Lit Review: Key Cites and Ideas Dress refers to a universally accepted component of culture that reflects the human behavior (1).
  • Fashion is a representative of both the physical and social conditions prevailing in a given cultural organization (1).
  • Cultural reformulation represents the response to new cultural behaviors in a given culture (2).
  • Hamilton’s meta-theory addresses the significance dress practices in a given cultural context.
  • Qatar’s cultural transition, Qatar’s demographic profile, the social significance of the traditional women outer dress in the Islamic culture, the dress market sources for most Qatar women, and the influence of the Islamic culture on most Qatar dress consumers (Forey & Rabolt, 1997, pp. 57-60).
Theoretical Framework Cultural reformulation among most Middle Eastern women indicates the impact of adapting the western culture in designing the female outer dress. Cultural stability is maintained by the Islamic ideology in the Middle East while modernization leads to social and ideological changes observable in most educated women in the Middle East (Forey & Rabolt, 1997, pp. 57-60).
Method
  • The researchers interviewed 50 Qatar female citizens on the basis of their traditional practices related to the female outer dress; age; occupation; their frequency of travelling; education; and socioeconomic conditions.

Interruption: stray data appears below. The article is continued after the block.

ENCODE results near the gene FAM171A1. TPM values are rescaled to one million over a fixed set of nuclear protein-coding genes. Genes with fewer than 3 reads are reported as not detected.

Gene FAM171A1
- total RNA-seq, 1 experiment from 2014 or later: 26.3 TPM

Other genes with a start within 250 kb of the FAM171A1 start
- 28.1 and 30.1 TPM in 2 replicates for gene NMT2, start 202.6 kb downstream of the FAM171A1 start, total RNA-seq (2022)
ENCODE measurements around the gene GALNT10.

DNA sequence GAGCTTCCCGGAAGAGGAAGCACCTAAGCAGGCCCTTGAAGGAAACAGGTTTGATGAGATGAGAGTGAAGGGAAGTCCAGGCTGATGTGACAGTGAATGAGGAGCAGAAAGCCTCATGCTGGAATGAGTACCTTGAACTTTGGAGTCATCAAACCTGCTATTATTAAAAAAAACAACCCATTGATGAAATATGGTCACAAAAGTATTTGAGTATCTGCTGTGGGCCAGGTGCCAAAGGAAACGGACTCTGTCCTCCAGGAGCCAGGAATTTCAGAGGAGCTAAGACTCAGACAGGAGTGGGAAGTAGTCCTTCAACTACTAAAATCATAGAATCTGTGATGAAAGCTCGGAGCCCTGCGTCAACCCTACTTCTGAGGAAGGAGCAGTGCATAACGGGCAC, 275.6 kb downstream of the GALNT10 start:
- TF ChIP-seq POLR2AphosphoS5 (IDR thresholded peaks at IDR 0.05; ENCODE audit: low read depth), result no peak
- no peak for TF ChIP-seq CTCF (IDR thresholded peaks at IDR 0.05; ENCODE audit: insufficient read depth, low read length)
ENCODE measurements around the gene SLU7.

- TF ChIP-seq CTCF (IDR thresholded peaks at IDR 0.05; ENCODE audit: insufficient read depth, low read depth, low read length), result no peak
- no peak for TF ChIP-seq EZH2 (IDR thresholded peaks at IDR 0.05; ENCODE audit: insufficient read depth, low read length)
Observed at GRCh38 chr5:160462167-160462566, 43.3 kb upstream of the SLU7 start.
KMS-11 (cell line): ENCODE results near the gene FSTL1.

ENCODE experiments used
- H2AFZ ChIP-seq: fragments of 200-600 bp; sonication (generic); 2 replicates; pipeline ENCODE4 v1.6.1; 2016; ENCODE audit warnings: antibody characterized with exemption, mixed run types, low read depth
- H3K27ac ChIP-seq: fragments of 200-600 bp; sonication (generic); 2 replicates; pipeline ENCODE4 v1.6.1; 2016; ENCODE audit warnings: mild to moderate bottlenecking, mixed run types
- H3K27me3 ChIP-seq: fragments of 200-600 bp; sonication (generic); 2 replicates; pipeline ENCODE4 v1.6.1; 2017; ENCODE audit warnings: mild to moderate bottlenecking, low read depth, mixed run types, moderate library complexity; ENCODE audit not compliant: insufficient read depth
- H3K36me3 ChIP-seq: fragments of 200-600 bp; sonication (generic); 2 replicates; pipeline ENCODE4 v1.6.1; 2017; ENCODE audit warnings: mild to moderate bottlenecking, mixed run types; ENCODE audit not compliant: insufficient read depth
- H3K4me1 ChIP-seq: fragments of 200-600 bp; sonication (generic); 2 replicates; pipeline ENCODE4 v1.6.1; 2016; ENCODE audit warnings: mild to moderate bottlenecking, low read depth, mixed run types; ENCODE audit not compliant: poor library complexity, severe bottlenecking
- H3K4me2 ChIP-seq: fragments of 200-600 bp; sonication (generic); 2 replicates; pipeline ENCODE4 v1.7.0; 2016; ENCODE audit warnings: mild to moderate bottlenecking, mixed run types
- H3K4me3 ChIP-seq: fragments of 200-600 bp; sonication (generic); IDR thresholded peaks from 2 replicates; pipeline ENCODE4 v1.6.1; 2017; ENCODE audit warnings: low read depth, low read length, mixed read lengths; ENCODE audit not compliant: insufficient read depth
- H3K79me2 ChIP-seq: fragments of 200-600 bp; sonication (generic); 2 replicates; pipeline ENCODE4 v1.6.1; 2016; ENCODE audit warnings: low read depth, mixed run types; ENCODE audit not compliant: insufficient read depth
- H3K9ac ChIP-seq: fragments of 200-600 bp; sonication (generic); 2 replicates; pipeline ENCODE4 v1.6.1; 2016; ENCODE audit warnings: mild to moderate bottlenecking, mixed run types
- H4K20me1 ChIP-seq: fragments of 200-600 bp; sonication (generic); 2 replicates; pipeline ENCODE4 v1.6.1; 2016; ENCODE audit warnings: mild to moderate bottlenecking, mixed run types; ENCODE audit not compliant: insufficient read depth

• Data collected was analyzed using linear correlations and t-tests
Key Findings
  • The female outer dress is a public symbol rather than a private one.
  • The traditional dressing practices increase with age in most women.
  • Most Qatari women use TV ads; displays in dress stores; and videos as the main market sources in their contemporary dressing practices.
  • Most Qatar women obtain their clothes outside their country and they dress less traditionally when travelling.
  • Compared to Saudi women, most Qatari women dress less traditionally ( Forey &Rabolt, 1997, pp. 62-69)
Strengths and
Weaknesses
Strength: The study provides reliable findings that reflect the contemporary dressing practices perceived to have outdone the traditional ones in most women.
Weakness:The Study has a limited scope because it involves only women and fails to incorporate men. Hence, its findings may not be reliable in the current research study (Forey & Rabolt, 1997, p. 71.
Implications/
Future Research